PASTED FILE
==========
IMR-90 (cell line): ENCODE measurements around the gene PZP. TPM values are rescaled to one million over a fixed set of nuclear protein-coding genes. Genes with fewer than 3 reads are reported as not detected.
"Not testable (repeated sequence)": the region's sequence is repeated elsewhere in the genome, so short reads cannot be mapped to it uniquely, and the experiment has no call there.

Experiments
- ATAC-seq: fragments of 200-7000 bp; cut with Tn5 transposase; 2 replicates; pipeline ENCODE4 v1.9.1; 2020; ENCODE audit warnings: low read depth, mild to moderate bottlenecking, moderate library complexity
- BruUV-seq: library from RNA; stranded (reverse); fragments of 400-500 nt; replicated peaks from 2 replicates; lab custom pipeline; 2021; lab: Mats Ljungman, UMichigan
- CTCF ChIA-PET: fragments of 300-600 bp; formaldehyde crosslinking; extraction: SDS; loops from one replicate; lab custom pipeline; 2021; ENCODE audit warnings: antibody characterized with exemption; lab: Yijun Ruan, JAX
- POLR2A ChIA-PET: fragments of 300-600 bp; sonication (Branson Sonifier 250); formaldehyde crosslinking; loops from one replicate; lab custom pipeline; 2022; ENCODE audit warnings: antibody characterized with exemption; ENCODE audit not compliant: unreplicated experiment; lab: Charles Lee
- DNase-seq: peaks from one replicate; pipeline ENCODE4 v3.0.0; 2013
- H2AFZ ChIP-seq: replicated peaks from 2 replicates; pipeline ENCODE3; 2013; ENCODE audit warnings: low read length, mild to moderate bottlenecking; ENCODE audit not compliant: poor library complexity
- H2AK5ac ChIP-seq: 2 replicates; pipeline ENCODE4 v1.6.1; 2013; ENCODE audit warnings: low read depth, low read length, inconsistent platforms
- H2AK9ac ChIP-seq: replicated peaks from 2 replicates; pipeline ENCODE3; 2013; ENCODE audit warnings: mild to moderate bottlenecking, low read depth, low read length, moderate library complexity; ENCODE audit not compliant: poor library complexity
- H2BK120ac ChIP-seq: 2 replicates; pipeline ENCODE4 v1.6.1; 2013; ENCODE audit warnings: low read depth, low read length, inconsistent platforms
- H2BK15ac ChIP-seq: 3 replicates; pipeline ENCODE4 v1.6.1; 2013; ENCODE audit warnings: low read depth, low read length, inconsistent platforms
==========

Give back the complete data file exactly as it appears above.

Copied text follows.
IMR-90 (cell line): ENCODE measurements around the gene PZP. TPM values are rescaled to one million over a fixed set of nuclear protein-coding genes. Genes with fewer than 3 reads are reported as not detected.
"Not testable (repeated sequence)": the region's sequence is repeated elsewhere in the genome, so short reads cannot be mapped to it uniquely, and the experiment has no call there.

Experiments
- ATAC-seq: fragments of 200-7000 bp; cut with Tn5 transposase; 2 replicates; pipeline ENCODE4 v1.9.1; 2020; ENCODE audit warnings: low read depth, mild to moderate bottlenecking, moderate library complexity
- BruUV-seq: library from RNA; stranded (reverse); fragments of 400-500 nt; replicated peaks from 2 replicates; lab custom pipeline; 2021; lab: Mats Ljungman, UMichigan
- CTCF ChIA-PET: fragments of 300-600 bp; formaldehyde crosslinking; extraction: SDS; loops from one replicate; lab custom pipeline; 2021; ENCODE audit warnings: antibody characterized with exemption; lab: Yijun Ruan, JAX
- POLR2A ChIA-PET: fragments of 300-600 bp; sonication (Branson Sonifier 250); formaldehyde crosslinking; loops from one replicate; lab custom pipeline; 2022; ENCODE audit warnings: antibody characterized with exemption; ENCODE audit not compliant: unreplicated experiment; lab: Charles Lee
- DNase-seq: peaks from one replicate; pipeline ENCODE4 v3.0.0; 2013
- H2AFZ ChIP-seq: replicated peaks from 2 replicates; pipeline ENCODE3; 2013; ENCODE audit warnings: low read length, mild to moderate bottlenecking; ENCODE audit not compliant: poor library complexity
- H2AK5ac ChIP-seq: 2 replicates; pipeline ENCODE4 v1.6.1; 2013; ENCODE audit warnings: low read depth, low read length, inconsistent platforms
- H2AK9ac ChIP-seq: replicated peaks from 2 replicates; pipeline ENCODE3; 2013; ENCODE audit warnings: mild to moderate bottlenecking, low read depth, low read length, moderate library complexity; ENCODE audit not compliant: poor library complexity
- H2BK120ac ChIP-seq: 2 replicates; pipeline ENCODE4 v1.6.1; 2013; ENCODE audit warnings: low read depth, low read length, inconsistent platforms
- H2BK15ac ChIP-seq: 3 replicates; pipeline ENCODE4 v1.6.1; 2013; ENCODE audit warnings: low read depth, low read length, inconsistent platforms